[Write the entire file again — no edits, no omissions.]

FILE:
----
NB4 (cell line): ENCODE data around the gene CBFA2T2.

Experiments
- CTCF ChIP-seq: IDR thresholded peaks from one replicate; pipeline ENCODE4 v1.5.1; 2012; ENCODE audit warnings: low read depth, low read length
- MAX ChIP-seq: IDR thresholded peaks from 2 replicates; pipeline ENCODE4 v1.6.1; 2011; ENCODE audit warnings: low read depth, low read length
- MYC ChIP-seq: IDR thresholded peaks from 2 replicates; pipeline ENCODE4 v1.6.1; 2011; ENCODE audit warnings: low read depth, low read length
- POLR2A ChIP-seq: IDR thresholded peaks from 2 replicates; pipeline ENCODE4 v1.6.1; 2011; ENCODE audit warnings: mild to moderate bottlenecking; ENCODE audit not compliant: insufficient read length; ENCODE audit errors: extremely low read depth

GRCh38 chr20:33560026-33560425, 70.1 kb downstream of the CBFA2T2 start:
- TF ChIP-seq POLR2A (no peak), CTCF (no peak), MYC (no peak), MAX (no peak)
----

NB4 (cell line): ENCODE data around the gene CBFA2T2.

Experiments
- CTCF ChIP-seq: IDR thresholded peaks from one replicate; pipeline ENCODE4 v1.5.1; 2012; ENCODE audit warnings: low read depth, low read length
- MAX ChIP-seq: IDR thresholded peaks from 2 replicates; pipeline ENCODE4 v1.6.1; 2011; ENCODE audit warnings: low read depth, low read length
- MYC ChIP-seq: IDR thresholded peaks from 2 replicates; pipeline ENCODE4 v1.6.1; 2011; ENCODE audit warnings: low read depth, low read length
- POLR2A ChIP-seq: IDR thresholded peaks from 2 replicates; pipeline ENCODE4 v1.6.1; 2011; ENCODE audit warnings: mild to moderate bottlenecking; ENCODE audit not compliant: insufficient read length; ENCODE audit errors: extremely low read depth

GRCh38 chr20:33560026-33560425, 70.1 kb downstream of the CBFA2T2 start:
- TF ChIP-seq POLR2A (no peak), CTCF (no peak), MYC (no peak), MAX (no peak)